#3) Obama's horrendous record of being the only elected official to stand on a senate floor in opposition to the babies born alive protection act should be a gigantic red flag to anyone who looks at this latest effort as extremely dangerous...here is why:

"Obama, the sole opponent ever to speak against BAIPA, stated on the Illinois Senate floor on March 30, 2001" By Jill Stanek
(in part):

"Number one, whenever we define a previable fetus as a person that is protected by the equal protection clause or the other elements in the Constitution, what we're really saying is, in fact, that they are persons that are entitled to the kinds of protections that would be provided to a – child, a 9-month-old – child that was delivered to term. …"

It appears that Obama's definition of a child is much different than mine or even yours Corey...much different. In the case above the "child" at topic was delivered to term, was alive, was allowed to die without medical attention, and Obama defended that act as what?...good science? Morally sound? You tell me.

#4) (and this is really nifty)- Obama's definition of "cloning" is not what most American's understand cloning to be. The eugenicist in Obama cannot help but rear its head...and often. The clinical definition of cloning, and correct me if I am wrong here, is that it is not cloning unless there is implantation...right/wrong? IOW's, There is no cloning if the cells are duplicated and not implanted. However, we, America, can export those cells to countries with no ban on implantation for creation of embryos for further usage...ie being destroyed for other purposes.

Here is an old quote from someone who dabbled with similar issues:

"The most dangerous thing is for us to cut off the natural process of selection and thereby rob ourselves of the possibility of acquiring able people. The first born are not always the most talented or strongest people… As a result of our modern humanitarianism we are trying to maintain the weak at the expense of the healthy.”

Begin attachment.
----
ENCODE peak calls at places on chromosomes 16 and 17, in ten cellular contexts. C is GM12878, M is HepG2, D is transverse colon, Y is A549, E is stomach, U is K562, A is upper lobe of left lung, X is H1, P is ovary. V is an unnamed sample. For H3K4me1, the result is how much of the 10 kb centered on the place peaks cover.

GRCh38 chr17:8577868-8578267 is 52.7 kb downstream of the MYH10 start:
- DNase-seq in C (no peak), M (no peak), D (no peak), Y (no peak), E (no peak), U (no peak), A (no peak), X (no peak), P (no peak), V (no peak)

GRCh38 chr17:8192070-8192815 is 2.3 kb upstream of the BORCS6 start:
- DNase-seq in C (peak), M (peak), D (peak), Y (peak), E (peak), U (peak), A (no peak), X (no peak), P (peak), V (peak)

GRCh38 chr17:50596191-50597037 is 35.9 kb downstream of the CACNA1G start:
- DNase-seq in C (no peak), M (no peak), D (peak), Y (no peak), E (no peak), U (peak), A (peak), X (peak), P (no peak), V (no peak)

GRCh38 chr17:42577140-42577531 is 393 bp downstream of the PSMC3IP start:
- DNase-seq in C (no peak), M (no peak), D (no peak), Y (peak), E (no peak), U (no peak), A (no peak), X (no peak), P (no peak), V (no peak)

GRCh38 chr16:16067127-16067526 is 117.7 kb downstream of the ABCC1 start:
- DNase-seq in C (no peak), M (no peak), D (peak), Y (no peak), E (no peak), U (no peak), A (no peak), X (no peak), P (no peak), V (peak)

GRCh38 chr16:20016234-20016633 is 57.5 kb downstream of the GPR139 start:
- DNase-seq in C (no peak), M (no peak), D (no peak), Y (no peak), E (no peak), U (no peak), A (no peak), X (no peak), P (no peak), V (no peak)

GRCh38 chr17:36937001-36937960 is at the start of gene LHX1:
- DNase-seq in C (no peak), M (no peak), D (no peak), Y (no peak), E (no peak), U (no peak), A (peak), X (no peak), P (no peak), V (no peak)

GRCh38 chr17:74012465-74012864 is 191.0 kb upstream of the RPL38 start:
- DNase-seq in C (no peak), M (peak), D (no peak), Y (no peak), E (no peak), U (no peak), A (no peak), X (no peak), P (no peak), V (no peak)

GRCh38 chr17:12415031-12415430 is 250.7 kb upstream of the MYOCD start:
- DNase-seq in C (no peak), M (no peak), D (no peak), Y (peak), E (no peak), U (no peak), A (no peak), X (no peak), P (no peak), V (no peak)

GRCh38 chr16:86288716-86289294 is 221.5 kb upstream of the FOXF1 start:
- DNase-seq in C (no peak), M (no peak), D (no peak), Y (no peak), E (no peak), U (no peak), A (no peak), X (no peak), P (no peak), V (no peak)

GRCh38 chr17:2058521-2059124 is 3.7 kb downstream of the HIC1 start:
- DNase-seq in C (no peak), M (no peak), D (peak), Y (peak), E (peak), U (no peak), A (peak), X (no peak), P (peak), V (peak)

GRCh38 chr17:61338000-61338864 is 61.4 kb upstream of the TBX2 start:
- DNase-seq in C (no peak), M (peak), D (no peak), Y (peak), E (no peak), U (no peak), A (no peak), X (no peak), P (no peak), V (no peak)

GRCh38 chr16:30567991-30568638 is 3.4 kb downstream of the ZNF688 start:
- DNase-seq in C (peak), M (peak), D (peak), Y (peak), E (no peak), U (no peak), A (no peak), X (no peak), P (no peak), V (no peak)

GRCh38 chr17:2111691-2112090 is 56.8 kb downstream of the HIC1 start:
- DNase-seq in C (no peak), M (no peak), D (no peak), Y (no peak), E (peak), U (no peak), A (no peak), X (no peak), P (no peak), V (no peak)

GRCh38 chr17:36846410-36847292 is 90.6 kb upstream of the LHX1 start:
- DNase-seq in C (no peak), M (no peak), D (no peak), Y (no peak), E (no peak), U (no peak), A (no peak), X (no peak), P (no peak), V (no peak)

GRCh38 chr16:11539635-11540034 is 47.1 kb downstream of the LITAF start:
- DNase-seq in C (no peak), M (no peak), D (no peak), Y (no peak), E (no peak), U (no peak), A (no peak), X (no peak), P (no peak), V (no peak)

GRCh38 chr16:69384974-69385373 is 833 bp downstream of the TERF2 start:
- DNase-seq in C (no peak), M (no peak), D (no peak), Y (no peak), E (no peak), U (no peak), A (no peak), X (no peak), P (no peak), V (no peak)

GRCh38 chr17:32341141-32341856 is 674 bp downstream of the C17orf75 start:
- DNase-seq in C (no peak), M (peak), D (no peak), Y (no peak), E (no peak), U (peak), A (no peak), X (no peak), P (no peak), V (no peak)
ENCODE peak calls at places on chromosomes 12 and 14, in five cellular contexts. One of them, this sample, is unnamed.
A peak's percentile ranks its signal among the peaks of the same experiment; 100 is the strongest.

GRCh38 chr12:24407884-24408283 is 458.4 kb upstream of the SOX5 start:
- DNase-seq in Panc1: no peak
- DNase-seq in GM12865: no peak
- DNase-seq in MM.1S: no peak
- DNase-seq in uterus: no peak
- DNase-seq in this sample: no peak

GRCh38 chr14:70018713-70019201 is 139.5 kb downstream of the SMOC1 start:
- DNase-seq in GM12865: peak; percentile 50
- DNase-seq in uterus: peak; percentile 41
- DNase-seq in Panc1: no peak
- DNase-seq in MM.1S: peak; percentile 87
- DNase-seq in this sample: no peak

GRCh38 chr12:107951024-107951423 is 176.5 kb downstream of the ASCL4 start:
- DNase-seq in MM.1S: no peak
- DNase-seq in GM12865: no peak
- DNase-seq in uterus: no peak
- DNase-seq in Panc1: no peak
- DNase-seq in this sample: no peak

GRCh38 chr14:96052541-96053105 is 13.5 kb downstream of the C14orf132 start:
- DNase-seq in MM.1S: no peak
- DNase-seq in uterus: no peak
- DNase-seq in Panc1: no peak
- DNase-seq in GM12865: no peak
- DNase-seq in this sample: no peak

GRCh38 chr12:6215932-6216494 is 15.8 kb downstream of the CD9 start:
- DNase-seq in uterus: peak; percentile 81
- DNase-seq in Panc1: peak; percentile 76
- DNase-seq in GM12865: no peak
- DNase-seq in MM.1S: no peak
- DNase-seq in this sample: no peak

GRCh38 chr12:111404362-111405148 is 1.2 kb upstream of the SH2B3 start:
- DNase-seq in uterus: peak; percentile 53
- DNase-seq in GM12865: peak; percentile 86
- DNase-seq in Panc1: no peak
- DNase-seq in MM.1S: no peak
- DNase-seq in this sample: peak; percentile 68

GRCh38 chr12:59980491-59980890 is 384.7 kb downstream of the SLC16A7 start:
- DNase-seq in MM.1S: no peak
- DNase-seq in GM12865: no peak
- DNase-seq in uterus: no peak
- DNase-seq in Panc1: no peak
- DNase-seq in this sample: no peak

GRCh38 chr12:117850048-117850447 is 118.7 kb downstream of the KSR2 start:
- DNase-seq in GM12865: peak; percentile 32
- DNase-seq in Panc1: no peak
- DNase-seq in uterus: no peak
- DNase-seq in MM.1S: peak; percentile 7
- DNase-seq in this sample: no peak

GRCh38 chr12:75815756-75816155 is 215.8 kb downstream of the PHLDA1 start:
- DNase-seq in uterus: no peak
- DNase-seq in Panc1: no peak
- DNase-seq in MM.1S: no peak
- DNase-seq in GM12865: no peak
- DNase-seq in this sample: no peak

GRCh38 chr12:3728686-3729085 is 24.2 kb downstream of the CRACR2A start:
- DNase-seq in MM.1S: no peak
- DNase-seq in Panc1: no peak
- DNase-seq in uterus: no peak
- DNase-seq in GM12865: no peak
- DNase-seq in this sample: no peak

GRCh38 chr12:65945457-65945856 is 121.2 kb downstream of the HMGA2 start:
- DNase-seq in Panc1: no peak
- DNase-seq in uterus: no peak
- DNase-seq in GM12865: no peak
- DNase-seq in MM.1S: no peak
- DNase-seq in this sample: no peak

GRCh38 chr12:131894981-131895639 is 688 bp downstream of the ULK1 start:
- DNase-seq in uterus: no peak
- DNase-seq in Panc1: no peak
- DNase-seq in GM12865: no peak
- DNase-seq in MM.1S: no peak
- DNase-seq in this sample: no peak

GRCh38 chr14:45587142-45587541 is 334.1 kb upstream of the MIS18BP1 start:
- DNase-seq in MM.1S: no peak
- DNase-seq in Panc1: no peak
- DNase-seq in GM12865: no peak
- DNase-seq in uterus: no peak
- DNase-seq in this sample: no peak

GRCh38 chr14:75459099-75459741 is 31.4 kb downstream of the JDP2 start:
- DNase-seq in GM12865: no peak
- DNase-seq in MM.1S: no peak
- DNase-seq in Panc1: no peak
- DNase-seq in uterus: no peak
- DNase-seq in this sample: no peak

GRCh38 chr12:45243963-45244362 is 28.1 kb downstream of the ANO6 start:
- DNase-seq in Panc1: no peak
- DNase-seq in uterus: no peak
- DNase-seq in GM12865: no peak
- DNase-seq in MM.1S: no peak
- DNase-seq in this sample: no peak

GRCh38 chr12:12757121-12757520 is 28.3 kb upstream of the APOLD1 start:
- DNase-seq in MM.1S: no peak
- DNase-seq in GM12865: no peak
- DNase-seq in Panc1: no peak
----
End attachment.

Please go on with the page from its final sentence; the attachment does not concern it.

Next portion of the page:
I suppose one could say that the holocaust was valuable since good scientific data came from some of the research?...nah, that is just not the case.

I will try and hold my moral ground. I hope you can too Corey. Don't loose sight of your values for the wave of this tide.

Steve
03-10-2009, 11:53 AM
Allowing the market to decide is fine, but I would bet a dollar to a doughnut that you are one who bitches about the cost of prescription medications, yet that is one of the areas of research that is in fact driven by private funding. If the private sector funds it, you can bet the cost is going to be very high to the end consumer.

The cost of drugs is driven by the FDA, specifically all the hoops that companies have to jump through to bring a drug to market. It's miles away from the free market.

BrianW
03-10-2009, 01:49 PM
Jmtc, but the only "federal funding" should be a tax deduction & capital gains exemption for those who would choose to invest in that type of research. You believe in it, you get to put your money where your mouth is and you either benefit/lose according to what that company does with the money. People could then decide the morals/ethics for themselves .

This would also eliminate all the wasted time & effort of govt mandated accounting & reporting, as well as any need for a stem cell 'czar' that would surely be appointed for oversight of federal monies spent.

badbullgator
03-10-2009, 07:16 PM
Keith
I have the feeling that your issues with embryonic stem cells are founded in religion and by extension your moral beliefs. I respect your point of view and those of anyone. While I do not agree with BHO’s every word on the topic and I don’t agree with many of his parties view on many issues, I do feel strongly that this is not in any way a religious, moral, right to life, or any other such issue. That is just me and it is an opinion I have formed form the work I do. Other feel strongly that even IVF, you know retrieving eggs, making embryos, transferring them, is wrong from a religious or moral stand point. All I can say to those folks is thank God that they cannot outlaw IVF over fears similar to yours about embryonic stem cells or there would be many unhappy couples out there who could not know the joy of having their own children.
I kind of feel for me to continue on with the thread would be a losing battle because your convictions are deep rooted and it is not my goal or even desire to change you beliefs in this regard. I would never try or even care to try to change someone’s religious or moral beliefs and we will just have to somewhat agree to disagree on some things. We could play tit for tat and I can post all the research that is going positively and you can post more things that someone thinks will not work. I tried to make it clear that of course not all research works and that is why you keep trying using similar but different approaches. Some of the greatest discoveries have come from previously failed research.
I would really like to go into the feeling that you have that stem cells will be used from aborted fetuses, but I am afraid that nothing I could say would convince you or some of the others differently. You are right about smoke and mirrors in this regard, however, I see them on your side of the argument as a means to influence people away for the use of embryonic stem cells over unfounded fears that somewhere, some evil scientist is wringing his hands in anticipation of the next delivery form the abortion clinic. All I will say is that it is not a possibility – trust me.